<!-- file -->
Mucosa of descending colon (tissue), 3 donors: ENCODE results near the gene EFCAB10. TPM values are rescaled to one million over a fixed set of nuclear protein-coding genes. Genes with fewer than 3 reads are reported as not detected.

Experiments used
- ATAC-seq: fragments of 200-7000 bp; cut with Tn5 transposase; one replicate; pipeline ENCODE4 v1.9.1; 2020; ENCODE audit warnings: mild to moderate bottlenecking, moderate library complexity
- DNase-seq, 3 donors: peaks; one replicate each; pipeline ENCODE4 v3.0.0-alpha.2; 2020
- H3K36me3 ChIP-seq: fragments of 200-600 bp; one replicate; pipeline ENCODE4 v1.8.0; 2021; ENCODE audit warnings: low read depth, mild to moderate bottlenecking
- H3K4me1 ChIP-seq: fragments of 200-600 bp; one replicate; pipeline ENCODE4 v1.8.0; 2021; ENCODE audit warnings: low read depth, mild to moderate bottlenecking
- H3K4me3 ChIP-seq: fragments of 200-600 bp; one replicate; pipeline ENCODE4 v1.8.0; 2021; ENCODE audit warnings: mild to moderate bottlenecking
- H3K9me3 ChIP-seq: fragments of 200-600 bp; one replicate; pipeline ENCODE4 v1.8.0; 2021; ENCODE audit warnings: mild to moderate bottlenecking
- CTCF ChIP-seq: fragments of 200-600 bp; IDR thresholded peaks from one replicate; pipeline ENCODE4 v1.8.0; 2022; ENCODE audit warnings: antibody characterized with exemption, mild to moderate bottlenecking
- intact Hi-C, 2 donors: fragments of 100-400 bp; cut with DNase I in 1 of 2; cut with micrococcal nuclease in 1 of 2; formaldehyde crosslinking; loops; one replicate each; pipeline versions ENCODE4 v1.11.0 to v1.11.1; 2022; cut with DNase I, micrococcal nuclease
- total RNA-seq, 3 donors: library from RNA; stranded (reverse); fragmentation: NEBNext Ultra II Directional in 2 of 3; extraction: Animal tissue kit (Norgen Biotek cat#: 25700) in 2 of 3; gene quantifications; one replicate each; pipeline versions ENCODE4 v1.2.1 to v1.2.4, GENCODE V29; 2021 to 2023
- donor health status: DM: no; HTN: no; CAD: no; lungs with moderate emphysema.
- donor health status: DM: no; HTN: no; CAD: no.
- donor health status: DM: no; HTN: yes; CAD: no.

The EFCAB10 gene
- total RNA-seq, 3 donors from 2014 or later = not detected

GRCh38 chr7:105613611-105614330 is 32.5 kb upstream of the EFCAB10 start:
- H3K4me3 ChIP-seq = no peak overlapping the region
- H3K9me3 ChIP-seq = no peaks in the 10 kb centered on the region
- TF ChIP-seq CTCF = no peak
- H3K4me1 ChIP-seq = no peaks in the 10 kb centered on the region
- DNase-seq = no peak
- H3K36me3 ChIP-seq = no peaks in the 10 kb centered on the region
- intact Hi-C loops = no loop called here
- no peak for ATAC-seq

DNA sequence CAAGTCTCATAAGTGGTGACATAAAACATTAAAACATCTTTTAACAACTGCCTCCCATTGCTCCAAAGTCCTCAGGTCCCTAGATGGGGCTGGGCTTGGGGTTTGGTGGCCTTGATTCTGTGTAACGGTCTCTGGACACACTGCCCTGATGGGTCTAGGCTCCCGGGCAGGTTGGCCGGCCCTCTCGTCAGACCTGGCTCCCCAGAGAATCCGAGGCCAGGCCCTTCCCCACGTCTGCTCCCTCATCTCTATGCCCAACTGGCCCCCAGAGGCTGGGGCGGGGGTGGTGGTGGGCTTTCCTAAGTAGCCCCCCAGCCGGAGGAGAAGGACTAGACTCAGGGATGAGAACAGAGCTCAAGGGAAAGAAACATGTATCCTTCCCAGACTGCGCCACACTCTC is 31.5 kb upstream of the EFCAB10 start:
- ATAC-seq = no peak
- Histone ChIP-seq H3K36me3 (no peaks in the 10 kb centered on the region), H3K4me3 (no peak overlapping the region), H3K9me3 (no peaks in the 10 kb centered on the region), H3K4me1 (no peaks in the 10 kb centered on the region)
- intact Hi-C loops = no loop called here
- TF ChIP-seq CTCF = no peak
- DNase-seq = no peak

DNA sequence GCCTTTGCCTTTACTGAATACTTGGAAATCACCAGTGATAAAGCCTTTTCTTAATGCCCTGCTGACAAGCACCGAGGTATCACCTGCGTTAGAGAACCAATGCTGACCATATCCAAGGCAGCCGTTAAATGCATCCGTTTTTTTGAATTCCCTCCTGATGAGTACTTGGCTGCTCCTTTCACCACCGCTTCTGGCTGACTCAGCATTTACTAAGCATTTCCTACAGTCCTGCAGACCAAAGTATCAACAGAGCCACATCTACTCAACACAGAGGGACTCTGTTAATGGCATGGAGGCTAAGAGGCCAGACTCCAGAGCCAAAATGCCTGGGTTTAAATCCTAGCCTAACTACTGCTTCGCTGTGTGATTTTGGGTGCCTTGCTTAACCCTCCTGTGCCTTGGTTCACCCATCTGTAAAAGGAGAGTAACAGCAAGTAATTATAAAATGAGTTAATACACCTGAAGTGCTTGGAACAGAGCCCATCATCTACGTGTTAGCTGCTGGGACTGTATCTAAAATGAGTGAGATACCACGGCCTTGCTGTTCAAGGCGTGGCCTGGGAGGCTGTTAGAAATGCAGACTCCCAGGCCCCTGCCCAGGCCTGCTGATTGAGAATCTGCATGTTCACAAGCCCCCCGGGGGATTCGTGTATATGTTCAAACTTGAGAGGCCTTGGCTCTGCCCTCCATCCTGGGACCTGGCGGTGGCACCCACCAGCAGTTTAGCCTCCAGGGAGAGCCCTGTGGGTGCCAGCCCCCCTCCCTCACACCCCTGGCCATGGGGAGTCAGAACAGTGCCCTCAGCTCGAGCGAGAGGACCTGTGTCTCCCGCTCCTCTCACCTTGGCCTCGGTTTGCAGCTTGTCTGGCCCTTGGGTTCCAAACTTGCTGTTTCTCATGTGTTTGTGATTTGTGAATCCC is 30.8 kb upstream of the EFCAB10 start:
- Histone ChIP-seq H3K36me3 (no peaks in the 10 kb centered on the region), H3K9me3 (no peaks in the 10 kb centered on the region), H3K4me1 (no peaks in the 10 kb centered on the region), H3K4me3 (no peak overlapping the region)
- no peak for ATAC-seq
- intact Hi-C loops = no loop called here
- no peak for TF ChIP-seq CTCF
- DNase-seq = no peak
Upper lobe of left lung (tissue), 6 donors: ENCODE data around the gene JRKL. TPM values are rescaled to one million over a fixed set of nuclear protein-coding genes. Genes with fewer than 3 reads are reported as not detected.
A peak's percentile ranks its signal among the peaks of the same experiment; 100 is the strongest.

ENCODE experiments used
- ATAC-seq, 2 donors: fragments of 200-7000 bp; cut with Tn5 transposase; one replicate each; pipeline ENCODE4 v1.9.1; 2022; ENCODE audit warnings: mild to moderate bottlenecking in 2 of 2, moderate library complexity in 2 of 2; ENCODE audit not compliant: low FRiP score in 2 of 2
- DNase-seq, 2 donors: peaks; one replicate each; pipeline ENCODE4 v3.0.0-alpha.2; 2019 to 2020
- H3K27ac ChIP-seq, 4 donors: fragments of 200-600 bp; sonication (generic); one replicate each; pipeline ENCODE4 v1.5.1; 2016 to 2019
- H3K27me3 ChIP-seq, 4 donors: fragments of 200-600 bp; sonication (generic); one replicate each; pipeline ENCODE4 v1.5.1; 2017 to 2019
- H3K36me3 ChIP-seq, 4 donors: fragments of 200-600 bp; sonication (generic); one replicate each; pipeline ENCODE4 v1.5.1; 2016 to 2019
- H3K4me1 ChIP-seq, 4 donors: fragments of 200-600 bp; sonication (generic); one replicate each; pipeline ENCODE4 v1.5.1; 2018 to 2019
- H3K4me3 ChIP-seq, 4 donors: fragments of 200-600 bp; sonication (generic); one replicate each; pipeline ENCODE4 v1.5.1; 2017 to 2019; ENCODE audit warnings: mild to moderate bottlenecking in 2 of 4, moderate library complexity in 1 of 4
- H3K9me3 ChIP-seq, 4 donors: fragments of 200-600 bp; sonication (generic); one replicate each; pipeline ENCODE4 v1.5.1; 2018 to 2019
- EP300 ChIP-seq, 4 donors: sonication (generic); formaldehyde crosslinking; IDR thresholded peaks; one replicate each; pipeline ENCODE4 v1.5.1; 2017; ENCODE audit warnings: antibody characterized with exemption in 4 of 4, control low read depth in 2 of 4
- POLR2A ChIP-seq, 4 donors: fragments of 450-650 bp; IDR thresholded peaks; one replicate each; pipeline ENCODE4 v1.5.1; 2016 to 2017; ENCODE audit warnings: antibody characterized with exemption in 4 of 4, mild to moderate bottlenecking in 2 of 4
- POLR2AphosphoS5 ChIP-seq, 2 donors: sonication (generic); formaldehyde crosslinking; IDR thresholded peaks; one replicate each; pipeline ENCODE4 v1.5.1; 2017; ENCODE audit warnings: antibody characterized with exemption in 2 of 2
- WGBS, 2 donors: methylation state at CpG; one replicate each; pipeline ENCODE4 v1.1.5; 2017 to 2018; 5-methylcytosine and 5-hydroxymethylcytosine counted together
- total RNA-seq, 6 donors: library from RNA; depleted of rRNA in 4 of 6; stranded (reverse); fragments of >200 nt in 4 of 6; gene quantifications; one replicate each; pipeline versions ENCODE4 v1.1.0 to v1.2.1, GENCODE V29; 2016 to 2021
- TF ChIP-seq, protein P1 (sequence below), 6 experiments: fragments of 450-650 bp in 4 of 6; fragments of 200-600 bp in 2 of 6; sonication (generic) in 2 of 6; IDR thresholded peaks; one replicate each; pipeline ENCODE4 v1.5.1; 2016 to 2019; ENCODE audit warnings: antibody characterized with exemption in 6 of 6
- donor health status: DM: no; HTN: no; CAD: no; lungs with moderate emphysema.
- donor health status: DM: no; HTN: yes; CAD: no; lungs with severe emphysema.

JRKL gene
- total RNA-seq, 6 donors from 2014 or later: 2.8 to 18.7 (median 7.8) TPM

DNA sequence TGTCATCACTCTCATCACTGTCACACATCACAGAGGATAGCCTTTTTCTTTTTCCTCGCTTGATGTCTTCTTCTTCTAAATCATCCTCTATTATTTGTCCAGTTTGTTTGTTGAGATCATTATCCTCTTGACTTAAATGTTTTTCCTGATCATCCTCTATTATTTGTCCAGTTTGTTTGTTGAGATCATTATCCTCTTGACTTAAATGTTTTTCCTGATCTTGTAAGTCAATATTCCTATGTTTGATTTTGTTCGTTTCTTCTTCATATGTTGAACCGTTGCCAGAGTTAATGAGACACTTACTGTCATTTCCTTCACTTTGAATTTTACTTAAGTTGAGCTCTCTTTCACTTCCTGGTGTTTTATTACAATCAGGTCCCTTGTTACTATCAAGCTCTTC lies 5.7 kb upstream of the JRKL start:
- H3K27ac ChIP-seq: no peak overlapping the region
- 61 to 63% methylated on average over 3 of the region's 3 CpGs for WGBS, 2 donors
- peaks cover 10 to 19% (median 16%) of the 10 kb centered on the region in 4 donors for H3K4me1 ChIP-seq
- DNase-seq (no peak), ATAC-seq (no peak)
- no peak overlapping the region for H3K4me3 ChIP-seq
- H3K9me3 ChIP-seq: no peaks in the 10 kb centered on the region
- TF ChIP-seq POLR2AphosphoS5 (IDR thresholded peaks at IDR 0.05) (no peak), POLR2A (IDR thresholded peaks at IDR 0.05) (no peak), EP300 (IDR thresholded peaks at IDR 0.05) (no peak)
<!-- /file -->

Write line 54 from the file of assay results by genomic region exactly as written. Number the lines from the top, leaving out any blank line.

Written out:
- TF ChIP-seq, protein P1 (sequence below), 6 experiments: fragments of 450-650 bp in 4 of 6; fragments of 200-600 bp in 2 of 6; sonication (generic) in 2 of 6; IDR thresholded peaks; one replicate each; pipeline ENCODE4 v1.5.1; 2016 to 2019; ENCODE audit warnings: antibody characterized with exemption in 6 of 6